This blog is from The American Association for Cancer Research (AACR) is the world’s oldest and largest professional organization dedicated to advancing cancer research. For more information, visit www.AACR.org. See link below.
Guest Post by Graham A. Colditz, MD, DrPH
Alvin J. Siteman Cancer Center at Barnes-Jewish Hospital and Washington University School of Medicine
Most of us are prone to some level of procrastination. From filing taxes to buying birthday gifts to paying bills, we can put some things off to the last possible moment. And apart from a bit of added stress from bumping up against a deadline, what real difference does it make? Usually very little.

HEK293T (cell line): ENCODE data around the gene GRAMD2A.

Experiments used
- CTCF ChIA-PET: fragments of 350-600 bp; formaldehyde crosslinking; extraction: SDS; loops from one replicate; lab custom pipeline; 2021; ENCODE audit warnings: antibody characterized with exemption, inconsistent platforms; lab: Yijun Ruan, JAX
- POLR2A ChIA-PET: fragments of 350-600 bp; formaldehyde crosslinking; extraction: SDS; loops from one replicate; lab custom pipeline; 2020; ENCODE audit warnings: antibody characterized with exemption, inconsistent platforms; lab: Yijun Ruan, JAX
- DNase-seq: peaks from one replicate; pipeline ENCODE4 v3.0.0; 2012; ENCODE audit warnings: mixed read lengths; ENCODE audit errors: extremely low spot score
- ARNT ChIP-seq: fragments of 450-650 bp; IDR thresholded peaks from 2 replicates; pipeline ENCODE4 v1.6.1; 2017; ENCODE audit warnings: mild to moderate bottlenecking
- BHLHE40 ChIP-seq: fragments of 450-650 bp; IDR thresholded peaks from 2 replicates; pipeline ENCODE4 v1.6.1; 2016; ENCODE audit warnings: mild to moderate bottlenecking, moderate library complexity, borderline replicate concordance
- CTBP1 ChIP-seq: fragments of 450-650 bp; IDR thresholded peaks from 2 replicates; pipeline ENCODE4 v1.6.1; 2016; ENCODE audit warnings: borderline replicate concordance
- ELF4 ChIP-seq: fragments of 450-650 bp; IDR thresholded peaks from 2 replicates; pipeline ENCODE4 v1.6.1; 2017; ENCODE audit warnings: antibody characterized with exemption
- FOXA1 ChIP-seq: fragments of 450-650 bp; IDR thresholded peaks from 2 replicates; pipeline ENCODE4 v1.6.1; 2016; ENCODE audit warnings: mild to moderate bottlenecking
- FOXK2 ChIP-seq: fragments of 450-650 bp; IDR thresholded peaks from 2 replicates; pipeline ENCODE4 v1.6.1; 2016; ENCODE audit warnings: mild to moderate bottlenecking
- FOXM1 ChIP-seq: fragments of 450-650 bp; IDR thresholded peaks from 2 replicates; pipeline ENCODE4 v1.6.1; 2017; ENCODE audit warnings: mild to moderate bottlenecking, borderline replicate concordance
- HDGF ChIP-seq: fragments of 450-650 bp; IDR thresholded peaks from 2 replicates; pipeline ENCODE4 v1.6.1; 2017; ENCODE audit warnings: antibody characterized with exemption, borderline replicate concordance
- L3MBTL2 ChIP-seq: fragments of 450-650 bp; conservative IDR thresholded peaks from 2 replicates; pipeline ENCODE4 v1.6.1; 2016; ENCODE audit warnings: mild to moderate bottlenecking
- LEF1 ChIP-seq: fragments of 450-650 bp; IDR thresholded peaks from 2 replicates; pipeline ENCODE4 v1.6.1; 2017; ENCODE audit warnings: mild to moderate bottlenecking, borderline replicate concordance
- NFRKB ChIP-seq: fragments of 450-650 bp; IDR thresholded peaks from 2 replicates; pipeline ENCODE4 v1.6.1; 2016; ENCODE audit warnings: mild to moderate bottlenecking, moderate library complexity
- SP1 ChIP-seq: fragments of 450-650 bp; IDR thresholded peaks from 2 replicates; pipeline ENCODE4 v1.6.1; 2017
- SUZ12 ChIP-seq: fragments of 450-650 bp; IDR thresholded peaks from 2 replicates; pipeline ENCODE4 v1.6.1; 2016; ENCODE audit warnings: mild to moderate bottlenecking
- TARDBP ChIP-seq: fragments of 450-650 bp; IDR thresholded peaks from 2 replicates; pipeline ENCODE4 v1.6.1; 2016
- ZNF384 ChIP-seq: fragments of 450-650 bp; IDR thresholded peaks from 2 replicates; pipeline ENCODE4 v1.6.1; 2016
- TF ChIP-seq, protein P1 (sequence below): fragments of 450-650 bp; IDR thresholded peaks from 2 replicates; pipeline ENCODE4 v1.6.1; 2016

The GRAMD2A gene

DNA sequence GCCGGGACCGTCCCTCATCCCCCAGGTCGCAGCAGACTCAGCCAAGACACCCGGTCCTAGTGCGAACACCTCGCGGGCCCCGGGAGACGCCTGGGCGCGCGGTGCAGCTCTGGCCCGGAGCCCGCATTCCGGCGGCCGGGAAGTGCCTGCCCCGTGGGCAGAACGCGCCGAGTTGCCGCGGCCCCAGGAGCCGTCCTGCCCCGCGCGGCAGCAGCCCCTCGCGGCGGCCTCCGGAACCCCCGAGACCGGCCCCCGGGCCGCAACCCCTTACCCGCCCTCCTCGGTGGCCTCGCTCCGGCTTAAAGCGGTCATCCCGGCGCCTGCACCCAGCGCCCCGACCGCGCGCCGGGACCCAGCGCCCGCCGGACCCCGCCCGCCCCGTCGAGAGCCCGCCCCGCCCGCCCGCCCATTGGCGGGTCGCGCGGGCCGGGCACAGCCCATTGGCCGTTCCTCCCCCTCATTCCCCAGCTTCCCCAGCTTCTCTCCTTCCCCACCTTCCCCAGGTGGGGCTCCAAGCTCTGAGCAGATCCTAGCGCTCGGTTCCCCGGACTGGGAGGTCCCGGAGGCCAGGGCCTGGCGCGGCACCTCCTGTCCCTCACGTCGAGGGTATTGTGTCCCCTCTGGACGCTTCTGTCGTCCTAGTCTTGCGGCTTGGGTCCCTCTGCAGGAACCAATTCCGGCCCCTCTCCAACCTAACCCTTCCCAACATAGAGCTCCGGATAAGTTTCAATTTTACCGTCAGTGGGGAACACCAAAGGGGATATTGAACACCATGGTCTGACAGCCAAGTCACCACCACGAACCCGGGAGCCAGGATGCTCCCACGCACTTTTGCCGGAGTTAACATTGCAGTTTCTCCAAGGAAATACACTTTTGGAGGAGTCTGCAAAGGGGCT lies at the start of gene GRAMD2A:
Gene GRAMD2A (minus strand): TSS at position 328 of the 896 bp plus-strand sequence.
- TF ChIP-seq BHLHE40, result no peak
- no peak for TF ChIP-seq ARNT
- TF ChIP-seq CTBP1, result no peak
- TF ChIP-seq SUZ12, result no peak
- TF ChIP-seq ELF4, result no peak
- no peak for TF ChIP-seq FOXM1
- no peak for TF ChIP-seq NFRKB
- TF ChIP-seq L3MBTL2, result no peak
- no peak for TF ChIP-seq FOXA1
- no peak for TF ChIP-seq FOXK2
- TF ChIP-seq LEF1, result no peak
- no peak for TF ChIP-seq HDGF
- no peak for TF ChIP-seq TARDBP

The answer to that question, though, takes a serious turn when we consider something like chronic disease prevention. Study after study shows that the earlier in life healthy behaviors take hold, the greater the opportunity to lower the risk of diseases like heart disease and cancer – and to extend life.
Unfortunately, many of us don’t consider the importance of prevention until we hit mid-life, when the prospect of chronic diseases actually begins to feel more real. At this point, though, some significant opportunities have been passed by.
And the weight of new evidence shows that this may be particularly so when it comes to breast cancer. SEE MORE HERE.
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